Francisco de Zurbarán (1598–1664)
The Flight into Egypt, c. late 1630s
Oil on canvas
150 × 159 cm (59.1 × 62.6 in)
Seattle Art Museum

In this painting, what appears to be an ordinary Spanish family of the seventeenth century is, in fact, Jesus with his parents, the Virgin Mary and Joseph. Religious painters of this time strove to make stories from the Bible real and compelling for their contemporary audiences. Zurbarán, one of Spain’s most distinctive painters, addresses events that followed the birth of Jesus Christ as described in the Gospel of Matthew: Jesus’ father Joseph was warned in a dream that the jealous King Herod was threatening his infant son’s life. Joseph immediately packed up the family and they fled to safety in Egypt. The frontal orientation invites veneration from worshippers who would have been the original audience for this painting. More

On February 7, 1644, Francisco married a third time with another wealthy widow, Leonor de Torder. It was only in 1658, late in Zurbarán's life, that he moved to Madrid in search of work and renewed his contact with Velázquez.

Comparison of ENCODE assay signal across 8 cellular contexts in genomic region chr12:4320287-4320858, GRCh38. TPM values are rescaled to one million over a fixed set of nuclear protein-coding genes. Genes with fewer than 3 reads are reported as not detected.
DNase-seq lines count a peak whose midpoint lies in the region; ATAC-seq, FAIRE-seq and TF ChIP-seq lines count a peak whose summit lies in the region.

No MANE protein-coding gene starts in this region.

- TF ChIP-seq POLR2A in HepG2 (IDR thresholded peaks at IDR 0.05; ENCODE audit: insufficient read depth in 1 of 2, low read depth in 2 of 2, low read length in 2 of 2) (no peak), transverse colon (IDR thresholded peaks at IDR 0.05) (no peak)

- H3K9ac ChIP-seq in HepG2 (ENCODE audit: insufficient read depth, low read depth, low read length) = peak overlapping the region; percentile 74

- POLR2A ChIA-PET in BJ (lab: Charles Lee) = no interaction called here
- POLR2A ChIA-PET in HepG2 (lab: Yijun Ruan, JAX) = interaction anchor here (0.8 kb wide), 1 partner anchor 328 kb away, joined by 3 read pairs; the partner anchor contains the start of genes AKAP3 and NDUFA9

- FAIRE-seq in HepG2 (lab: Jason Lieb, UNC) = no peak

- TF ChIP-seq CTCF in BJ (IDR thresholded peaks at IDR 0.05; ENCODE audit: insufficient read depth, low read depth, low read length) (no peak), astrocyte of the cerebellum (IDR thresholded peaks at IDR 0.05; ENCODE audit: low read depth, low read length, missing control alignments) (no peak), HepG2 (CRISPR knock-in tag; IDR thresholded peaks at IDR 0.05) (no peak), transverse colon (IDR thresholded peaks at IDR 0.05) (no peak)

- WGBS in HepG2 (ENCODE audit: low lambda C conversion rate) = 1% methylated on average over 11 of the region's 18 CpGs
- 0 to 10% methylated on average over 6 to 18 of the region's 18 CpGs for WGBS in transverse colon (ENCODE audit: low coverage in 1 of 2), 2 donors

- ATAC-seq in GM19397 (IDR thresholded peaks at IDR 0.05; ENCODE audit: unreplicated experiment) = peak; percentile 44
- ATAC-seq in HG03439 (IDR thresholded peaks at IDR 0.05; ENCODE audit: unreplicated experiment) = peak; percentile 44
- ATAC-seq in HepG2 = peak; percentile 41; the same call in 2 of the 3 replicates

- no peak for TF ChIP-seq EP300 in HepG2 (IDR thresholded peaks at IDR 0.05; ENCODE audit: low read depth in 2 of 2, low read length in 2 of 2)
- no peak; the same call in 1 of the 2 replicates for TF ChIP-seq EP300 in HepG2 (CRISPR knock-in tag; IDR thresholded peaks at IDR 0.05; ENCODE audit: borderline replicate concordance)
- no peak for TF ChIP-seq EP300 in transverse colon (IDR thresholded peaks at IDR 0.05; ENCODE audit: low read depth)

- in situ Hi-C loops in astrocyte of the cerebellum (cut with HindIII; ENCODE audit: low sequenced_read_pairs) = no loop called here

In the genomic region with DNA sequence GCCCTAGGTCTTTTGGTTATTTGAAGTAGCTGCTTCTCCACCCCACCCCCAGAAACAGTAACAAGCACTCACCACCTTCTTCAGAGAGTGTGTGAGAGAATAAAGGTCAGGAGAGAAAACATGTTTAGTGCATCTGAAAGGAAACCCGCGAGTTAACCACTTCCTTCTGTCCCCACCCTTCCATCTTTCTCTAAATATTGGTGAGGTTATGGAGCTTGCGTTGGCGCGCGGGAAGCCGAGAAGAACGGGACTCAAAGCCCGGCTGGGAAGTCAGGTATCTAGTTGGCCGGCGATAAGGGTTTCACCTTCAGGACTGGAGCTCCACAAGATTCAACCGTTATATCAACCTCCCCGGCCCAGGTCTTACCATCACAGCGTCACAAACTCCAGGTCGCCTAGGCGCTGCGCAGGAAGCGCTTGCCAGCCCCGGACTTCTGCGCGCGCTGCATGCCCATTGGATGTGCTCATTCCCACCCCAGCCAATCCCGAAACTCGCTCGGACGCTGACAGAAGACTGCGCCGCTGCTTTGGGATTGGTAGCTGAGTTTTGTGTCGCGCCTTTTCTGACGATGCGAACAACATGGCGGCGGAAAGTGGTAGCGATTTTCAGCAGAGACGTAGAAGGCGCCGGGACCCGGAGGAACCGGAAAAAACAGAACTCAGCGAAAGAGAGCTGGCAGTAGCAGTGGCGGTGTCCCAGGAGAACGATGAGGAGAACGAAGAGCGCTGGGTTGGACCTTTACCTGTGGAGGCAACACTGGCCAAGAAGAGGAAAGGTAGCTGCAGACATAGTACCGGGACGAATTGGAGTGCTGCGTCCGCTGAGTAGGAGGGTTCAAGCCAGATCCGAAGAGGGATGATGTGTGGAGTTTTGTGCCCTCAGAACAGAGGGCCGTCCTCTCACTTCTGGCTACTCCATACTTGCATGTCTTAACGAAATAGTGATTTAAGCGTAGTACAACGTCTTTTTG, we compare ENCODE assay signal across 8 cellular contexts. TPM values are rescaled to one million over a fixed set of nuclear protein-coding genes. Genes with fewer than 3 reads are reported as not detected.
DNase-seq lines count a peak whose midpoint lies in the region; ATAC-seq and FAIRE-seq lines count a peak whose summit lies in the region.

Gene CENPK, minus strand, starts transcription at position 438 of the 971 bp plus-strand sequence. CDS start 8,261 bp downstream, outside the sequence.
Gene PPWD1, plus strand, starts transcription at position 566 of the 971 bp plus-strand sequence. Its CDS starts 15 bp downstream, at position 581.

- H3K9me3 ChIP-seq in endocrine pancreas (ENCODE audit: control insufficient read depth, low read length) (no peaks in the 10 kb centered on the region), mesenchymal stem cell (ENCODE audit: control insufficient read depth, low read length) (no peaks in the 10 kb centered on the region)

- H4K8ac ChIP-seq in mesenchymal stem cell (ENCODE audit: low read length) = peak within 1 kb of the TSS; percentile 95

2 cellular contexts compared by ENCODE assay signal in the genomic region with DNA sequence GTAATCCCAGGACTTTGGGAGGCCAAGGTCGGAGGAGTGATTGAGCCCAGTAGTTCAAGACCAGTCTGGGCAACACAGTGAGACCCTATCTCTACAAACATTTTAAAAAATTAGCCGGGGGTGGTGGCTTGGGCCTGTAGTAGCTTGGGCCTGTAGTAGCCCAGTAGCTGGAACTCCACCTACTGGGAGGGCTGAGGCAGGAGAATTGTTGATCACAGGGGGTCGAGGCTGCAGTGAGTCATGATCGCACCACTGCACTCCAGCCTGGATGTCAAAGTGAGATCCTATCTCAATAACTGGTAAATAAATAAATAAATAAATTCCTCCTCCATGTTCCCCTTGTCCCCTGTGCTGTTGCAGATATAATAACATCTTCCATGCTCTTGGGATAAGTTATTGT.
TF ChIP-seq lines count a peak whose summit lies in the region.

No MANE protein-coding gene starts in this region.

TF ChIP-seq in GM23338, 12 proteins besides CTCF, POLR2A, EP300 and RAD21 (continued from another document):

File:Francisco de Zurbarán, Spanish - The Annunciation - Google Art Project.jpg
Francisco de Zurbarán (1598–1664)
The Annunciation, c. 1650
Oil on canvas
Height: 2,176.53 mm (85.69 in). Width: 3,164.33 mm (124.58 in).
Current location
Philadelphia Museum of Art 

This painting depicts the archangel Gabriel announcing to the Virgin Mary that she will bear the son of God. Overhead, the dove of the Holy Spirit hovers among lively angels. The trend in Spanish art toward more intimate and emotional portrayals of religious scenes is evident in the crisply painted details of the book, furniture, and garments contrast with the smoky shadows around the faces of the two main figures, evoking both the physical reality and psychological intensity of the event.